The company, which owns the Easton, Bell, Riddell, Giro, Blackburn and Easton Cycling brands said it learned Jan. 9 that a vendor’s servers were attacked Dec. 1, 2013. The servers that were accessed contained Easton-Bell e-commerce consumers’ information and may impact customers who made online purchases between Dec. 1 and Dec. 31, 2013.
The malware attacks may have given hackers access to customers’ personal information, such as name, address, telephone number, email, and credit card number along with the three or four digit credit card security code on the card provided.
Upon discovery the intrusion, Easton-Bell immediately shut down the affected servers and took steps to prevent further access to this information, including cleaning and rebuilding the affected servers. The company also engaged a highly experienced computer forensic specialist to conduct an exhaustive investigation of this matter.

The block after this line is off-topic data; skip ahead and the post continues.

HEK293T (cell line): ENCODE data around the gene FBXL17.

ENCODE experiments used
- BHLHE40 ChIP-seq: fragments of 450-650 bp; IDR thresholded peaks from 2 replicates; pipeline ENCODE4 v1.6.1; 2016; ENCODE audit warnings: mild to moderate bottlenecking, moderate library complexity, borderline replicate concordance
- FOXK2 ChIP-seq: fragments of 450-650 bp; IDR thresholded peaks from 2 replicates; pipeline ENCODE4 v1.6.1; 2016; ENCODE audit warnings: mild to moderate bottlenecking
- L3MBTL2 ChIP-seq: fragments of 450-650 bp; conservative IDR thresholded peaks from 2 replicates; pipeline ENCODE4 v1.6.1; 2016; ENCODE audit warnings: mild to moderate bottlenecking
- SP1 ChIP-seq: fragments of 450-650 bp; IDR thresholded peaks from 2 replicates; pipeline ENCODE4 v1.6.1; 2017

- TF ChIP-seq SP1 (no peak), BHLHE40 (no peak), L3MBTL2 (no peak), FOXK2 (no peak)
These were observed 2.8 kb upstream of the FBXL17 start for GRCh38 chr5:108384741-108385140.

“We are also working with our vendor on additional measures that can be taken to prevent such incidents in the future,” the company said in a statement published on its site Wednesday. “Although our investigation has not found that customer information has been misused, we treat this matter with the utmost seriousness. “
In a series of letters signed by its CEO Terry G. Lee and sent to customrs Jan. 17, the company urged customers to monitor their personal credit closely over the next 90 days. As an added caution, it said it had purchased credit and fraud monitoring services from All Clear ID for its customers that will enable them to monitor their credit at no cost for 24 months.
By press release